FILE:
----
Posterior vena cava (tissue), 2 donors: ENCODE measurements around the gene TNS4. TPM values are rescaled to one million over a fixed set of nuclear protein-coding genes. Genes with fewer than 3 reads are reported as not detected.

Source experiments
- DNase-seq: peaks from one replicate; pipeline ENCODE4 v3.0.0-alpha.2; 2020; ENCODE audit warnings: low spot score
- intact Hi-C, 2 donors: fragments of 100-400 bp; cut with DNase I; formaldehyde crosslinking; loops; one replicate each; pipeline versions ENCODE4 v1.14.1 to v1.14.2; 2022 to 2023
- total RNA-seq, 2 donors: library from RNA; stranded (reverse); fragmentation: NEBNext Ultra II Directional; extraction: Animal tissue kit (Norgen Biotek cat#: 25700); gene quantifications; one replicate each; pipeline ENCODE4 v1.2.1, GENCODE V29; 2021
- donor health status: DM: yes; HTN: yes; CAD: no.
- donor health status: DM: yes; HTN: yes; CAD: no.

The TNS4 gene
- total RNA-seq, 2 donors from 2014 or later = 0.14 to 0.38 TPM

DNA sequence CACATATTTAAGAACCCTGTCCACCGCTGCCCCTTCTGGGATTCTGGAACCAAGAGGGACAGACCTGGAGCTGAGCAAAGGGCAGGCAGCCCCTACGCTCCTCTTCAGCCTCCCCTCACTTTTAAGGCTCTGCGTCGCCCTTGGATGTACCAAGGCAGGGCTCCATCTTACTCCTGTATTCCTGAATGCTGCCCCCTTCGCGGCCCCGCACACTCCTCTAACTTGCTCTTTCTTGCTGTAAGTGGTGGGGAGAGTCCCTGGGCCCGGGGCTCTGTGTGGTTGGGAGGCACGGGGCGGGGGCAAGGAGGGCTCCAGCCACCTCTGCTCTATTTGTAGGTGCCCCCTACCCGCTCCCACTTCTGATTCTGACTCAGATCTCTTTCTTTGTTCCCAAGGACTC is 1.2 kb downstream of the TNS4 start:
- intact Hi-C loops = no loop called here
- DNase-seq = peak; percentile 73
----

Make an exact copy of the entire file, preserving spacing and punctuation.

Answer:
Posterior vena cava (tissue), 2 donors: ENCODE measurements around the gene TNS4. TPM values are rescaled to one million over a fixed set of nuclear protein-coding genes. Genes with fewer than 3 reads are reported as not detected.

Source experiments
- DNase-seq: peaks from one replicate; pipeline ENCODE4 v3.0.0-alpha.2; 2020; ENCODE audit warnings: low spot score
- intact Hi-C, 2 donors: fragments of 100-400 bp; cut with DNase I; formaldehyde crosslinking; loops; one replicate each; pipeline versions ENCODE4 v1.14.1 to v1.14.2; 2022 to 2023
- total RNA-seq, 2 donors: library from RNA; stranded (reverse); fragmentation: NEBNext Ultra II Directional; extraction: Animal tissue kit (Norgen Biotek cat#: 25700); gene quantifications; one replicate each; pipeline ENCODE4 v1.2.1, GENCODE V29; 2021
- donor health status: DM: yes; HTN: yes; CAD: no.
- donor health status: DM: yes; HTN: yes; CAD: no.

The TNS4 gene
- total RNA-seq, 2 donors from 2014 or later = 0.14 to 0.38 TPM

DNA sequence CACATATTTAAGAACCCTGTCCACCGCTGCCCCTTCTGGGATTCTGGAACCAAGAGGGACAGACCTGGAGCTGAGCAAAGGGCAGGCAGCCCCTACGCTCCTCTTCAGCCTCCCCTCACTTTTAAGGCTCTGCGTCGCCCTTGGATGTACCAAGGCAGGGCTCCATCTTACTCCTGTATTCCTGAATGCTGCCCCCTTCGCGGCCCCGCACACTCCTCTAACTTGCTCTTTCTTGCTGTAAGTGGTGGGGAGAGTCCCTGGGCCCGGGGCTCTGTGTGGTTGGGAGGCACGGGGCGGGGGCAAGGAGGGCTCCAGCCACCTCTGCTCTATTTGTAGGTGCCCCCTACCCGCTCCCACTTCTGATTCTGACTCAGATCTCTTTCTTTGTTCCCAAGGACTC is 1.2 kb downstream of the TNS4 start:
- intact Hi-C loops = no loop called here
- DNase-seq = peak; percentile 73